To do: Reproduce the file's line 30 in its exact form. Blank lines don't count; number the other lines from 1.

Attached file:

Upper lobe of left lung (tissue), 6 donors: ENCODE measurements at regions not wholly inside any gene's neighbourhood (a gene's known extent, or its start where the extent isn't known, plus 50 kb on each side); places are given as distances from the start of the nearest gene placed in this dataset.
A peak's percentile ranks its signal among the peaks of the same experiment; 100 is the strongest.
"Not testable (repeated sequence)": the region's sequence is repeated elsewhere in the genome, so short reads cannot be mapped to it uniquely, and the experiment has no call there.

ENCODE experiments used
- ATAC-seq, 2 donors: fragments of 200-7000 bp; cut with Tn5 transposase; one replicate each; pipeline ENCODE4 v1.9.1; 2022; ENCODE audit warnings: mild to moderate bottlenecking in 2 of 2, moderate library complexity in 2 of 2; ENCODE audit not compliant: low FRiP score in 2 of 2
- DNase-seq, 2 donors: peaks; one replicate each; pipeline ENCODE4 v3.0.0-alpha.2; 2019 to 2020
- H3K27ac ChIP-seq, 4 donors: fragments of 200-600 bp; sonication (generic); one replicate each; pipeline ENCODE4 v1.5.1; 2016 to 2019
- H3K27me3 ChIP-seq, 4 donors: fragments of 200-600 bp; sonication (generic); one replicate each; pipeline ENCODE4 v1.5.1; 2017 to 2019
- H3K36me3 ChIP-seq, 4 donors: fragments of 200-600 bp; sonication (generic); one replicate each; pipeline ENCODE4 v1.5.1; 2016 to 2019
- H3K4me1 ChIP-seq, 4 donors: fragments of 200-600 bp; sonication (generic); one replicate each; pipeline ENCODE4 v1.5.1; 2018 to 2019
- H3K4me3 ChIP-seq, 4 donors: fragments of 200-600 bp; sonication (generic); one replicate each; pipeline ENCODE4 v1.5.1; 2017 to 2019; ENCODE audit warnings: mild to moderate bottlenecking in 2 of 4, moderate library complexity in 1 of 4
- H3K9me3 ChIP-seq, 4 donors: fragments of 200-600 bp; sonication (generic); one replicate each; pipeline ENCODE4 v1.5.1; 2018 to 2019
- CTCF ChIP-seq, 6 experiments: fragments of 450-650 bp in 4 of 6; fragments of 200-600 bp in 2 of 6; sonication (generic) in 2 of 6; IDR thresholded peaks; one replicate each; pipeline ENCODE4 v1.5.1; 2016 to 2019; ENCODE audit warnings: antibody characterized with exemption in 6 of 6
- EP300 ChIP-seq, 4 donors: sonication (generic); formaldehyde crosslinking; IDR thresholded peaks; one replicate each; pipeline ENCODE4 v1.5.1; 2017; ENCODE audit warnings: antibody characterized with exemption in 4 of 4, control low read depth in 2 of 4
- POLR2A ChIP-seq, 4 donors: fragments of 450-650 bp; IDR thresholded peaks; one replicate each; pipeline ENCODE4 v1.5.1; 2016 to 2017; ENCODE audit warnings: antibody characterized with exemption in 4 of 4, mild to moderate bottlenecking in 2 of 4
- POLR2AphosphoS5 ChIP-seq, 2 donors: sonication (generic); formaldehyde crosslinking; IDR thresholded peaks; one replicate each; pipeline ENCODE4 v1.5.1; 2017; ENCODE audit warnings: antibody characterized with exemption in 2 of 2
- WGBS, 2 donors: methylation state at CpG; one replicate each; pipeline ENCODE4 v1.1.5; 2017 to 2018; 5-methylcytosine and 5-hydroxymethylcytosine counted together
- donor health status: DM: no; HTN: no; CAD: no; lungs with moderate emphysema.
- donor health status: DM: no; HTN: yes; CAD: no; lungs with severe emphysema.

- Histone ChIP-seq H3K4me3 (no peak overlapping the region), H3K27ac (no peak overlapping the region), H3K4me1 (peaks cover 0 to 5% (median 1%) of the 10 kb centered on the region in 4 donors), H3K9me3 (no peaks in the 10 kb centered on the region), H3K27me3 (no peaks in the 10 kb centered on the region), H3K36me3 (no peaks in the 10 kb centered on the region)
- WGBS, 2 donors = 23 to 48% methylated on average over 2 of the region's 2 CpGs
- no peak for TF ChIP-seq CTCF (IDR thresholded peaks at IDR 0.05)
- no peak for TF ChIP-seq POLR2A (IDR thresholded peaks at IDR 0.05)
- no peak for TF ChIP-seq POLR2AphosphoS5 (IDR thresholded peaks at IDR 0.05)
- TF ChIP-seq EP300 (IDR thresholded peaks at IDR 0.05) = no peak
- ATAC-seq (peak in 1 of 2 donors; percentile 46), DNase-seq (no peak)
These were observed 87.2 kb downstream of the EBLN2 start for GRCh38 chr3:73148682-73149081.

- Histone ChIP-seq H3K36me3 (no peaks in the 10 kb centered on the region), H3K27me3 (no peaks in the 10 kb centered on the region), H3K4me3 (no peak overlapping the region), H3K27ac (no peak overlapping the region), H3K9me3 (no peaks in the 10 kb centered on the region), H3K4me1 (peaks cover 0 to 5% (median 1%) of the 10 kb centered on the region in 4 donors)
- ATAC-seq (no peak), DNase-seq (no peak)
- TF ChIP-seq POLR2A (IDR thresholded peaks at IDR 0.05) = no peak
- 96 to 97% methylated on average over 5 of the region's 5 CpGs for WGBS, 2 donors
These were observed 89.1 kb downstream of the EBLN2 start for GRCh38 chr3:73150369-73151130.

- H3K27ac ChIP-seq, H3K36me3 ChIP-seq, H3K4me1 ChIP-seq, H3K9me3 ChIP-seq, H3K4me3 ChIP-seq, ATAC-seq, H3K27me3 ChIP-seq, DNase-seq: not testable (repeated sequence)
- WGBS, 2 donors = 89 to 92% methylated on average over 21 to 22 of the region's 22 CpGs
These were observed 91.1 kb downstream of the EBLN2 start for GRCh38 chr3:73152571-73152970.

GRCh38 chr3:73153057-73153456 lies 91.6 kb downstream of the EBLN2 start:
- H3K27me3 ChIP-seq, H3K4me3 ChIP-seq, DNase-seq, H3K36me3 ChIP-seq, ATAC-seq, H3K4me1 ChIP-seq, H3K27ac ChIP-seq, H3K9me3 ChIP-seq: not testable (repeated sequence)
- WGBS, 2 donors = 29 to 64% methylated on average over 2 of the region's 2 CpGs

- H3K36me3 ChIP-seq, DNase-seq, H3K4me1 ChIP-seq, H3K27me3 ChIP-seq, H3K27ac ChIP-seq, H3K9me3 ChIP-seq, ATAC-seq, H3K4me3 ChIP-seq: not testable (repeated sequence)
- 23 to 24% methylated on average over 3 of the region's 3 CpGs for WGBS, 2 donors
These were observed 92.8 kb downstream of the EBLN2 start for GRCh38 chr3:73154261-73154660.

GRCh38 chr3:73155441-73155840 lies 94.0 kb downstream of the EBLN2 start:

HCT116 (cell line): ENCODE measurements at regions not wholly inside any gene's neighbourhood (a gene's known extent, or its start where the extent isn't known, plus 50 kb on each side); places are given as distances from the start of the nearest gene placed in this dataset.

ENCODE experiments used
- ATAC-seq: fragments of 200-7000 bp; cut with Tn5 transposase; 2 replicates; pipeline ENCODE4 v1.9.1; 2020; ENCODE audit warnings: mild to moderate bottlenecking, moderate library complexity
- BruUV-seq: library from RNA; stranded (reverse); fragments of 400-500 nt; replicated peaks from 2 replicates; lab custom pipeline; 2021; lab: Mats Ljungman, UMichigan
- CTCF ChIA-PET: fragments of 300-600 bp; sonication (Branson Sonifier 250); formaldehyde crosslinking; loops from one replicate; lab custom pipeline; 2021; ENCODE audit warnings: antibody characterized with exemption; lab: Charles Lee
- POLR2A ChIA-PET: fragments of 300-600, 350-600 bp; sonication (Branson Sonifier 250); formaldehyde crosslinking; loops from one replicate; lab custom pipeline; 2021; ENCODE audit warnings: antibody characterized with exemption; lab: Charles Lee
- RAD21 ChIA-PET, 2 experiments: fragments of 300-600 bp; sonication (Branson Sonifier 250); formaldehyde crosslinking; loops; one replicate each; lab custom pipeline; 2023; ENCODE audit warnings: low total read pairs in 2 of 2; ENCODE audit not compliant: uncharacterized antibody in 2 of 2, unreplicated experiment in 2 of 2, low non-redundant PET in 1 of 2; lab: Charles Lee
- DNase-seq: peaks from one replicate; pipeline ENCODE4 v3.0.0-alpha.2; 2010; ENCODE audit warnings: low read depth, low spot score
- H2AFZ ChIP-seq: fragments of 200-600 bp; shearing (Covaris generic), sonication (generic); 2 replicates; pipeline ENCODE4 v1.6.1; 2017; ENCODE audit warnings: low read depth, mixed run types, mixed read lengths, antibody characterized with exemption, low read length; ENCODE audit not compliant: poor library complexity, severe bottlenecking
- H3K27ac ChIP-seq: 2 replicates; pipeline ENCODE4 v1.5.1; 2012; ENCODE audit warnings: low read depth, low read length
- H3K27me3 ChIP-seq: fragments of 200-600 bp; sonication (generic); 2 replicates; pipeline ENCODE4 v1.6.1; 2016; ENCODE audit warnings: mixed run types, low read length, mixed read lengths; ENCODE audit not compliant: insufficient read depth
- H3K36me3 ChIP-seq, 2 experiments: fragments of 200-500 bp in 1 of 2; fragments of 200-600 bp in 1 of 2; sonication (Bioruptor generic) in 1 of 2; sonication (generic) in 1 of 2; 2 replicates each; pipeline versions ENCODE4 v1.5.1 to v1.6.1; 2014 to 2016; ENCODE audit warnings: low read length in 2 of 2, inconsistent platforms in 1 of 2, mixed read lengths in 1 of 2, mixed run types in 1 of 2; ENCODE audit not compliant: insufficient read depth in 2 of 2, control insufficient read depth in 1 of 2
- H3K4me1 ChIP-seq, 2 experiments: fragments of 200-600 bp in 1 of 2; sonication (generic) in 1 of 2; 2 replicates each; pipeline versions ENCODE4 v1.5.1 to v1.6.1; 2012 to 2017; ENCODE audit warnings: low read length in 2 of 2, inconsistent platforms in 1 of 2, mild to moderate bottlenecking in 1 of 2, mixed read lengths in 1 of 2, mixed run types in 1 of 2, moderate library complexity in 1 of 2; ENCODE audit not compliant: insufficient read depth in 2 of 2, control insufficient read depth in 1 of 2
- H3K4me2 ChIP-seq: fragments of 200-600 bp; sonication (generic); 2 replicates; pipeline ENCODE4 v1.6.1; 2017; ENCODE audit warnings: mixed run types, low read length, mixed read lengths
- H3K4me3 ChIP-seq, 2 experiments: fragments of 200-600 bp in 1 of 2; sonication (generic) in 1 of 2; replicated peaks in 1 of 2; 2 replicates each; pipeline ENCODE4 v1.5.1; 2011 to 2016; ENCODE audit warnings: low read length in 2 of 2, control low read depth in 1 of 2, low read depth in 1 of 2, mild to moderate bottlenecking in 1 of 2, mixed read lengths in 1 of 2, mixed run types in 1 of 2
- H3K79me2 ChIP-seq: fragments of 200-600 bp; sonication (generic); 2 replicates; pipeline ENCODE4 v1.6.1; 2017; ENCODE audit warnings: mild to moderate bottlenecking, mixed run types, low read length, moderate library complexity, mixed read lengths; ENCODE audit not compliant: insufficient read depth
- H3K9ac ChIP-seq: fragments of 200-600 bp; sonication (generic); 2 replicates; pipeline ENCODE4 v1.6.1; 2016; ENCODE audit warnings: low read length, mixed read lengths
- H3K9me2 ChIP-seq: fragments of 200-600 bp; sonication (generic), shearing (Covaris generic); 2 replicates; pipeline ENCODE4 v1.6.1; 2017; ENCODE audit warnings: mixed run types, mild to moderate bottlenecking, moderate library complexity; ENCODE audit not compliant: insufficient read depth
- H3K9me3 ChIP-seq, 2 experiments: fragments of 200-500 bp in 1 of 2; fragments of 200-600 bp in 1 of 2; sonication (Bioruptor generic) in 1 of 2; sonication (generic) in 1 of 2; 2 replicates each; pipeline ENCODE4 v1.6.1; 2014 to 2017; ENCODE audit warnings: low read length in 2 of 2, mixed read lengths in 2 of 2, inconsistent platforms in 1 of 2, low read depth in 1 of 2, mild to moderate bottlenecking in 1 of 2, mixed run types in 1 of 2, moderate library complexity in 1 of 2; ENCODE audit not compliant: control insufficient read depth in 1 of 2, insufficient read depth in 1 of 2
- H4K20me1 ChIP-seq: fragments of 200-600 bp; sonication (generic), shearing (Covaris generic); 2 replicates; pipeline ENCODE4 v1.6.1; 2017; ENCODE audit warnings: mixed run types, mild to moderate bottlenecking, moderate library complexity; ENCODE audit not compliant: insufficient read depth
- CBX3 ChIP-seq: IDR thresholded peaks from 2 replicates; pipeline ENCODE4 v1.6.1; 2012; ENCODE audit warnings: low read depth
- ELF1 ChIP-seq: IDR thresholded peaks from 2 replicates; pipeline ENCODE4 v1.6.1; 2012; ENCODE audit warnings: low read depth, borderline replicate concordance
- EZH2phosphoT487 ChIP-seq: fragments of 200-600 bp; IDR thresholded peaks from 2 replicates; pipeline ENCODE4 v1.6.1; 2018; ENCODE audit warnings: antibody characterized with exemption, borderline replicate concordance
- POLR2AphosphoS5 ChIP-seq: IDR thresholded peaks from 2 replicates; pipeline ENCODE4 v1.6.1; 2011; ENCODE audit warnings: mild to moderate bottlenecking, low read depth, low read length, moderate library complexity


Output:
- TF ChIP-seq POLR2A (IDR thresholded peaks at IDR 0.05) = no peak